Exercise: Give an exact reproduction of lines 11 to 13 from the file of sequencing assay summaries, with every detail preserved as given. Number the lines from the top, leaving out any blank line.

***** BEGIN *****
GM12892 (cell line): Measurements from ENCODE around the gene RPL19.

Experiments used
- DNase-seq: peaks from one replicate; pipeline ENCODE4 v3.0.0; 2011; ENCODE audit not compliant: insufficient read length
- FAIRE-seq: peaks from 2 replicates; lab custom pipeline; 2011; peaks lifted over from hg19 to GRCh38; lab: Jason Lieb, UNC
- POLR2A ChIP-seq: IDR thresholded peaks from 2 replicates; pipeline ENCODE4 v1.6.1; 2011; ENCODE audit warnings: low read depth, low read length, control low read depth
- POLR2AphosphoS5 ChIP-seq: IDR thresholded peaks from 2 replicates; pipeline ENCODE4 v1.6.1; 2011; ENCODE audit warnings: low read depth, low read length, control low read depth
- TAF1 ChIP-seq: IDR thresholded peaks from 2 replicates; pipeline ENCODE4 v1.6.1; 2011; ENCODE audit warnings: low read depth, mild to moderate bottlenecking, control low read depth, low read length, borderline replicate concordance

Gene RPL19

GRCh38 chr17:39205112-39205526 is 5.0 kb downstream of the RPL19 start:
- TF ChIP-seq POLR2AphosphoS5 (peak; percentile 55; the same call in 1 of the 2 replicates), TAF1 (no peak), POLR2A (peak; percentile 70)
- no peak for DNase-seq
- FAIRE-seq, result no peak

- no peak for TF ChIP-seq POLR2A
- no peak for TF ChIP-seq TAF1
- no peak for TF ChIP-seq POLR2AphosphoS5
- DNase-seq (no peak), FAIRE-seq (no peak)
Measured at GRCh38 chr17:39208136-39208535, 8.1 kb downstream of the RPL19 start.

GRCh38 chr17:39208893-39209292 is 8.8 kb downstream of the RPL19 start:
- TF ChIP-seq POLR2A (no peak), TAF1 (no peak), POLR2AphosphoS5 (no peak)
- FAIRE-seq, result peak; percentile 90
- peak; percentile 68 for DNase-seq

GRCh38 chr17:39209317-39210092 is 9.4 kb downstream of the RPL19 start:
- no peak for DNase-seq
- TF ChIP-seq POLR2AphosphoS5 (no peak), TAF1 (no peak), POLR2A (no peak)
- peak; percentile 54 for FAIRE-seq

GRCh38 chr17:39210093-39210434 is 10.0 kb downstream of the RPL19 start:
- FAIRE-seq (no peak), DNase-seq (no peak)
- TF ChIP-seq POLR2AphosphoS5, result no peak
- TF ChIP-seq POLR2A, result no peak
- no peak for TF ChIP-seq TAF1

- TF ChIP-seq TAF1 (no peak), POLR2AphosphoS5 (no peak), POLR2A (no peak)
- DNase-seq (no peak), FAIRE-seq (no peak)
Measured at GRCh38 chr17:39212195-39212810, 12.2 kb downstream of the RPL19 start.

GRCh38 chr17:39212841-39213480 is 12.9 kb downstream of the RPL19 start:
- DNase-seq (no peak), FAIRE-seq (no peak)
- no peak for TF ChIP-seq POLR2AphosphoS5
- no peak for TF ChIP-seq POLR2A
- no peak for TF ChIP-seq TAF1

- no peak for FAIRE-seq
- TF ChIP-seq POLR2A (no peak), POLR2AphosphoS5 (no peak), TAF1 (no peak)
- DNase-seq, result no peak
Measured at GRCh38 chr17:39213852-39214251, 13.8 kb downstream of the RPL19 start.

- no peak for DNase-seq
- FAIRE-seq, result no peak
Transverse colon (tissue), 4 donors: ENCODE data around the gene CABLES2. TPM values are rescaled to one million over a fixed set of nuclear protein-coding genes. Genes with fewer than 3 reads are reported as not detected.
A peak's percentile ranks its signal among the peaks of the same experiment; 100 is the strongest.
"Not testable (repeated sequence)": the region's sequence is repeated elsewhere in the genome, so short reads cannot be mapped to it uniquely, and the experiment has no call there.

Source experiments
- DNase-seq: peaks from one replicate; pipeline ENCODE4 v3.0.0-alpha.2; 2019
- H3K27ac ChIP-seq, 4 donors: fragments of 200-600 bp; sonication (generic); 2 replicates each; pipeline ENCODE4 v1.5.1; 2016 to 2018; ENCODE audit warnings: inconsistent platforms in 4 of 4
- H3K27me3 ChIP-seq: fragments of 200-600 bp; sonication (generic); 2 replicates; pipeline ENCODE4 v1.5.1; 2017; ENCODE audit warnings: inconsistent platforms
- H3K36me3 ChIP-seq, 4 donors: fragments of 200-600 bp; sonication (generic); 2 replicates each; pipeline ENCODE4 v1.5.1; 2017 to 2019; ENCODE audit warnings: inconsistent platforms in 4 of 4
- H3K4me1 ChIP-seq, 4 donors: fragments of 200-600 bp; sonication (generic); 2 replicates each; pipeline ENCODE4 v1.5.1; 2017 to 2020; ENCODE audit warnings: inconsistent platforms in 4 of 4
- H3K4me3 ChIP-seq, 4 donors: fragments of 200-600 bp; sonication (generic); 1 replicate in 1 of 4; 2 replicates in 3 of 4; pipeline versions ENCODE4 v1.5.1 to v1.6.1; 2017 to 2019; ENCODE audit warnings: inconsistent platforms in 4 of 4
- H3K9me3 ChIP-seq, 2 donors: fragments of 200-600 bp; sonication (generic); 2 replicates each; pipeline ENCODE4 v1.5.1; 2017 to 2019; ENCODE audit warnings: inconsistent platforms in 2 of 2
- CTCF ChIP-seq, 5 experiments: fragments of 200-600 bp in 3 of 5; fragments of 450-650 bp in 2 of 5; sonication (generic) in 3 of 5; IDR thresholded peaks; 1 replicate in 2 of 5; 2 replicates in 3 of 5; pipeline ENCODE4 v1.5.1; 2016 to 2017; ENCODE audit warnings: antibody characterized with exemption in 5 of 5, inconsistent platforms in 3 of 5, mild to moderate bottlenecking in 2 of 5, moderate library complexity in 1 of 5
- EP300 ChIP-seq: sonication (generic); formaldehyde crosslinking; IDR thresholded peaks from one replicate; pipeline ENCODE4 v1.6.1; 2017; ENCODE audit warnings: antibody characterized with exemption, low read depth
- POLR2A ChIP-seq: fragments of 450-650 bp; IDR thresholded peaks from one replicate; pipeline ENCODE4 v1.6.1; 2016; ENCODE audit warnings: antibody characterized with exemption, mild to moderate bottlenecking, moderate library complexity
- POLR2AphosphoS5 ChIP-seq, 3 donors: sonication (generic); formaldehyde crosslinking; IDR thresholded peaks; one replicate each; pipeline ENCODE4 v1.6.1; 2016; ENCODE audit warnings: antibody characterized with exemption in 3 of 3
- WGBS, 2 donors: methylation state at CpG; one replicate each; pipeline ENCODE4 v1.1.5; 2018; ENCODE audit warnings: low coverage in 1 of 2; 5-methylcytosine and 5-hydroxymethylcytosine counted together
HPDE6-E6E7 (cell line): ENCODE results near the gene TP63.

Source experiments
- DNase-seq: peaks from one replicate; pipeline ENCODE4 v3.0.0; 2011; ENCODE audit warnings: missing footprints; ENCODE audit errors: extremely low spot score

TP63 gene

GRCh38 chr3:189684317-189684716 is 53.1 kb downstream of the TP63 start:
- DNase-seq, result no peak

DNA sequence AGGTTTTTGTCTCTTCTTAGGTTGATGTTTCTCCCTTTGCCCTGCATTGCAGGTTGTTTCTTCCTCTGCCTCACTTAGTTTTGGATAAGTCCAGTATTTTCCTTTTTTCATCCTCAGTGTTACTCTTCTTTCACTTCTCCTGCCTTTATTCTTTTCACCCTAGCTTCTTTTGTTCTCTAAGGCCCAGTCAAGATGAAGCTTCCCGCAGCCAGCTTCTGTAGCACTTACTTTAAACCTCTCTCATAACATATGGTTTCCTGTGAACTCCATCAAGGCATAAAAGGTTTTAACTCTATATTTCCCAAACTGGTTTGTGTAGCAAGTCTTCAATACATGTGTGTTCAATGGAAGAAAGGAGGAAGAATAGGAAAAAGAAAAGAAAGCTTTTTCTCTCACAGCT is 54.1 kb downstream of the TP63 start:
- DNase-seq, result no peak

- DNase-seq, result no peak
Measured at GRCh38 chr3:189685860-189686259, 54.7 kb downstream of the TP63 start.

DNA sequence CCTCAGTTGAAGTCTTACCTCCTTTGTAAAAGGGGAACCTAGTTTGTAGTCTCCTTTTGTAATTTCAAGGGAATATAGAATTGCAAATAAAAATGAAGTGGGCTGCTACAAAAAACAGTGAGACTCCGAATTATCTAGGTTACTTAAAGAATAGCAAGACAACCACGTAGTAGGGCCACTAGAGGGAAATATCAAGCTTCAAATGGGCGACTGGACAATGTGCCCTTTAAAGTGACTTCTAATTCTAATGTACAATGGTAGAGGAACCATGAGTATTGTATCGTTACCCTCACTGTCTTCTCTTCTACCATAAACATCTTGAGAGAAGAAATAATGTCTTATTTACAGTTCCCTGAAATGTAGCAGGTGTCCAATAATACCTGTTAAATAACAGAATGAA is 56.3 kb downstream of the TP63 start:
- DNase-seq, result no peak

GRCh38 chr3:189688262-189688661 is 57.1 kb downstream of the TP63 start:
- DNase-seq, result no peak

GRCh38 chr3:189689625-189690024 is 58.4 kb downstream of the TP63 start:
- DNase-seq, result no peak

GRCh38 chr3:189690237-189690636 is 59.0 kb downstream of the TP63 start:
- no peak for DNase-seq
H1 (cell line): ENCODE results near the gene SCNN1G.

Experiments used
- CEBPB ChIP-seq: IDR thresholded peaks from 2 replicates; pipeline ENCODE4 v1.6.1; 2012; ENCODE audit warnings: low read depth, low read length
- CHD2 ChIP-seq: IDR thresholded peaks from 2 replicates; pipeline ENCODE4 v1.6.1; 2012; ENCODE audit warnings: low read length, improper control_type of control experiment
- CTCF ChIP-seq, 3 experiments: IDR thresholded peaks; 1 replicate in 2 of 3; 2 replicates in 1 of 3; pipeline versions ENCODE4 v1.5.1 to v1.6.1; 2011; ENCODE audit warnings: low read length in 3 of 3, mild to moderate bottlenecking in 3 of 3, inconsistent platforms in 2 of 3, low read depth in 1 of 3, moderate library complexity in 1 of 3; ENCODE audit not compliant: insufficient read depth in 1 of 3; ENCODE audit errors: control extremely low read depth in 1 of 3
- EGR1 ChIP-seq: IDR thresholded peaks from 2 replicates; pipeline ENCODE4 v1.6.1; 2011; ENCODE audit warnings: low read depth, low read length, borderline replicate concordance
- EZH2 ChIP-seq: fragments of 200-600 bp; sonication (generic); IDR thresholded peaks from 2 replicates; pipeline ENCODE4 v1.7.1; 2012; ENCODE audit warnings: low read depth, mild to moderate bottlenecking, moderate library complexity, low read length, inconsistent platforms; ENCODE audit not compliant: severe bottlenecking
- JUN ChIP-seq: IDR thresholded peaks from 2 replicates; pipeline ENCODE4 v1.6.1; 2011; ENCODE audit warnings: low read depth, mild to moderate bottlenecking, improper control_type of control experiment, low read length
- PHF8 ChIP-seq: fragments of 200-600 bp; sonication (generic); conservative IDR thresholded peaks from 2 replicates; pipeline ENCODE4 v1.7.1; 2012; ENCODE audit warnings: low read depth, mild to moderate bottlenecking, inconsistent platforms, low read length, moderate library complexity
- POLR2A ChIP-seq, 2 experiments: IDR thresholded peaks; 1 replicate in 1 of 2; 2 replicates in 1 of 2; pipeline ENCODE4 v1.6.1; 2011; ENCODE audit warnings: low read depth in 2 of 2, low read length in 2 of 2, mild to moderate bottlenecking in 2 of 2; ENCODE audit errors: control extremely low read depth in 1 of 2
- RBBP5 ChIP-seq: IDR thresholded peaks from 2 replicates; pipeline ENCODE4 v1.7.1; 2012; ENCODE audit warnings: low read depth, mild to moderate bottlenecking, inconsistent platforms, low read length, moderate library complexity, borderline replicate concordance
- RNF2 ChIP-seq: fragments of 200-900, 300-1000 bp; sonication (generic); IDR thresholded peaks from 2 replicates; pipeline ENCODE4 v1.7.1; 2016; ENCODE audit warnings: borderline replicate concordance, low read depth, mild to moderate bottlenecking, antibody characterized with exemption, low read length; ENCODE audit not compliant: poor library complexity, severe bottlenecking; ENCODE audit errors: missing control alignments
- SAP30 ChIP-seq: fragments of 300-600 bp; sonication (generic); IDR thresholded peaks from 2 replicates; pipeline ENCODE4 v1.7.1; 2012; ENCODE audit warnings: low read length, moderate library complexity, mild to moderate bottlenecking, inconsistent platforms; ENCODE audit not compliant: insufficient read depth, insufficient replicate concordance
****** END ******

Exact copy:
- no peak for DNase-seq
- FAIRE-seq, result no peak

- no peak for TF ChIP-seq POLR2A